Doctor of Philosophy (Ph.D.)
As cloud computing has become a trend in the computing world, understanding its security concerns becomes essential for improving service quality and expanding business scale. This dissertation studies the security issues in a public cloud from three aspects. First, we investigate a new threat called power attack in the cloud. Second, we perform a systematical measurement on the public cloud to understand how cloud vendors react to existing security threats. Finally, we propose a novel technique to perform data reduction on audit data to improve system capacity, and hence helping to enhance security in cloud. In the power attack, we exploit various attack vectors in platform as a service (PaaS), infrastructure as a service (IaaS), and software as a service (SaaS) cloud environments. To demonstrate the feasibility of launching a power attack, we conduct series of testbed based experiments and data-center-level simulations. Moreover, we give a detailed analysis on how different power management methods could affect a power attack and how to mitigate such an attack. Our experimental results and analysis show that power attacks will pose a serious threat to modern data centers and should be taken into account while deploying new high-density servers and power management techniques. In the measurement study, we mainly investigate how cloud vendors have reacted to the co-residence threat inside the cloud, in terms of Virtual Machine (VM) placement, network management, and Virtual Private Cloud (VPC). Specifically, through intensive measurement probing, we first profile the dynamic environment of cloud instances inside the cloud. Then using real experiments, we quantify the impacts of VM placement and network management upon co-residence, respectively. Moreover, we explore VPC, which is a defensive service of Amazon EC2 for security enhancement, from the routing perspective. Advanced Persistent Threat (APT) is a serious cyber-threat, cloud vendors are seeking solutions to ``connect the suspicious dots'' across multiple activities. This requires ubiquitous system auditing for long period of time, which in turn causes overwhelmingly large amount of system audit logs. We propose a new approach that exploits the dependency among system events to reduce the number of log entries while still supporting high quality forensics analysis. In particular, we first propose an aggregation algorithm that preserves the event dependency in data reduction to ensure high quality of forensic analysis. Then we propose an aggressive reduction algorithm and exploit domain knowledge for further data reduction. We conduct a comprehensive evaluation on real world auditing systems using more than one-month log traces to validate the efficacy of our approach.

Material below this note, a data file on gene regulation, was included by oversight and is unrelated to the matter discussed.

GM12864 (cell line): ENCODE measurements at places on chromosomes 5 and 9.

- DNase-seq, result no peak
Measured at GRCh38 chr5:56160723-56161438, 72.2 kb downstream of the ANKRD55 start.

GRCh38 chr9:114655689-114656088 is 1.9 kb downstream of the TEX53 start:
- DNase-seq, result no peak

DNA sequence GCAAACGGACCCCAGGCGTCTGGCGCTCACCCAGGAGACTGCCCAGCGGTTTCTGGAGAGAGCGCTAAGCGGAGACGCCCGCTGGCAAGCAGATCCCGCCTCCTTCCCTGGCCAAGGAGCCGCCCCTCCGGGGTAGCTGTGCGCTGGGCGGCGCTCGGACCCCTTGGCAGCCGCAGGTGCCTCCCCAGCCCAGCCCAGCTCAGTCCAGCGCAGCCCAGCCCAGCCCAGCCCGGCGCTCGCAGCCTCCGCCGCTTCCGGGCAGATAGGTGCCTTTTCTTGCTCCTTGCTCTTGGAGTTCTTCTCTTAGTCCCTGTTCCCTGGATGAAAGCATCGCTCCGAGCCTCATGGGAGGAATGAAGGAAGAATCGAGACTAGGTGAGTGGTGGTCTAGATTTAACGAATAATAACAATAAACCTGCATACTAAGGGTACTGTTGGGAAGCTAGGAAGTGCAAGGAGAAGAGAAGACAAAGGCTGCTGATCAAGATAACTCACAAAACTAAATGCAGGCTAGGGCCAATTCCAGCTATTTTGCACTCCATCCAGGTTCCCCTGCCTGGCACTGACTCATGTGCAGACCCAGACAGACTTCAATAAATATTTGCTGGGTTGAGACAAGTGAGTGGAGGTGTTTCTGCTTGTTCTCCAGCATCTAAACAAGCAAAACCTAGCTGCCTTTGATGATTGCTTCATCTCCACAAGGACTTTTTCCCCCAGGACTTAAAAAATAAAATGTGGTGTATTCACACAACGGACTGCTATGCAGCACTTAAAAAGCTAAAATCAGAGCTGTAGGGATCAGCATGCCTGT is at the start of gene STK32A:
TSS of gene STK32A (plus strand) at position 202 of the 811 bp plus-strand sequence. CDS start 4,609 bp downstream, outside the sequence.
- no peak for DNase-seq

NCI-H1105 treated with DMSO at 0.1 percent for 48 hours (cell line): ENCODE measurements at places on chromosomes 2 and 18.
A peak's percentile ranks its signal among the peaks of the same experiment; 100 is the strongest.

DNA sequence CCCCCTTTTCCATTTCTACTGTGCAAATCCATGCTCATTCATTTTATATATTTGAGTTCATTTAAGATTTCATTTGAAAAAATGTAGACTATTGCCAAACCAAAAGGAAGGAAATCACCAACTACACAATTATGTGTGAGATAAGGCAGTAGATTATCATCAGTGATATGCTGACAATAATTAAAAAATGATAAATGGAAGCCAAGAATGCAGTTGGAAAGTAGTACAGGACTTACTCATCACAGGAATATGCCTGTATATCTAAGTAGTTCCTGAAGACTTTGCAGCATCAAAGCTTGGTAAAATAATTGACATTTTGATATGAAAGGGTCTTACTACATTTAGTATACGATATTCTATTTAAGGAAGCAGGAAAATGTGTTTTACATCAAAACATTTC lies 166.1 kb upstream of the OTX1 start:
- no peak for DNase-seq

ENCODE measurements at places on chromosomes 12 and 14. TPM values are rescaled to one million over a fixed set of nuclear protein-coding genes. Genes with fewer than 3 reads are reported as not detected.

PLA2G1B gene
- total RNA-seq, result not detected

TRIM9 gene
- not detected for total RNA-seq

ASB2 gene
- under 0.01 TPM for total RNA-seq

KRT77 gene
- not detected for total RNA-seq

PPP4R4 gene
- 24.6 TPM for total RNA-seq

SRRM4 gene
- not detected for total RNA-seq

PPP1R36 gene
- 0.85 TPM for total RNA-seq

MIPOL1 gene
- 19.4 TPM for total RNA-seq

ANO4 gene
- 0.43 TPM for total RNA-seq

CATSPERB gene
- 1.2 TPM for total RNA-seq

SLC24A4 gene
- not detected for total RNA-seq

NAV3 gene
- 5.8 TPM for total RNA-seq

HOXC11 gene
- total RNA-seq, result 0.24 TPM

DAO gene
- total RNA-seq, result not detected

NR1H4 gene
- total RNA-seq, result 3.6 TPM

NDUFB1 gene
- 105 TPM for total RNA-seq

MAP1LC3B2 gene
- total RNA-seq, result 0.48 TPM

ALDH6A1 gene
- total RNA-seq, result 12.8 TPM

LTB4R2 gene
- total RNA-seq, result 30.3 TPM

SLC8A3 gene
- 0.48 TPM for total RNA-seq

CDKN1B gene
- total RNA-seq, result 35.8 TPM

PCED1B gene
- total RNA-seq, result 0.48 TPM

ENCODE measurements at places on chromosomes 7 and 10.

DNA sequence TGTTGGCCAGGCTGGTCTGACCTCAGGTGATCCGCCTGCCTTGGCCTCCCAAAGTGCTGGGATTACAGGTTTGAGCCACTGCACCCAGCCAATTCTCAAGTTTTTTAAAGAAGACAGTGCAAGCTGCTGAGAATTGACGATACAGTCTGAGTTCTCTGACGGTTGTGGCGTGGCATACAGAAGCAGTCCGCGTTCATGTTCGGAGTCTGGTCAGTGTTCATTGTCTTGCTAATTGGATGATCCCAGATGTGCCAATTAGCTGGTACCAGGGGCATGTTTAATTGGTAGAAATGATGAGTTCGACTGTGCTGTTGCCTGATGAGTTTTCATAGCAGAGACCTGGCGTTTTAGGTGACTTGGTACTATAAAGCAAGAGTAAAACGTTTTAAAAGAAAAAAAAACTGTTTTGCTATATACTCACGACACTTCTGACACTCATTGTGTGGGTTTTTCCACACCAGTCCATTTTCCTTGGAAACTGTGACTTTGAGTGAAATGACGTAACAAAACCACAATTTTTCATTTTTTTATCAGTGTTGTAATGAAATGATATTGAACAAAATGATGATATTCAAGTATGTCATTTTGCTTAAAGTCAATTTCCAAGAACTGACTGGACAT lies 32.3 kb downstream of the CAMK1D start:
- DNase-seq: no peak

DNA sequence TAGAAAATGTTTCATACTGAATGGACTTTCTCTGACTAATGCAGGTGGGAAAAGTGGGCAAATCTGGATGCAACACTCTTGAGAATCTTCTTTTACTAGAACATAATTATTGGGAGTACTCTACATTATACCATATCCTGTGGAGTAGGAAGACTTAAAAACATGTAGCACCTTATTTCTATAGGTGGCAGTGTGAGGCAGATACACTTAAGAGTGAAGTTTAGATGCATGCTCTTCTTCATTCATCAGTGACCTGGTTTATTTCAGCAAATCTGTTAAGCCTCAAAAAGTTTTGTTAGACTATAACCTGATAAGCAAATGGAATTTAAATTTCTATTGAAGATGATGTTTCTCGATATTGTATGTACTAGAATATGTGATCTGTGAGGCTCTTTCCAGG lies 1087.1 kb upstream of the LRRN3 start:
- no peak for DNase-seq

© The Author
Xu, Zhang, "Understanding Security Threats In Cloud" (2016). Dissertations, Theses, and Masters Projects. Paper 1477067957.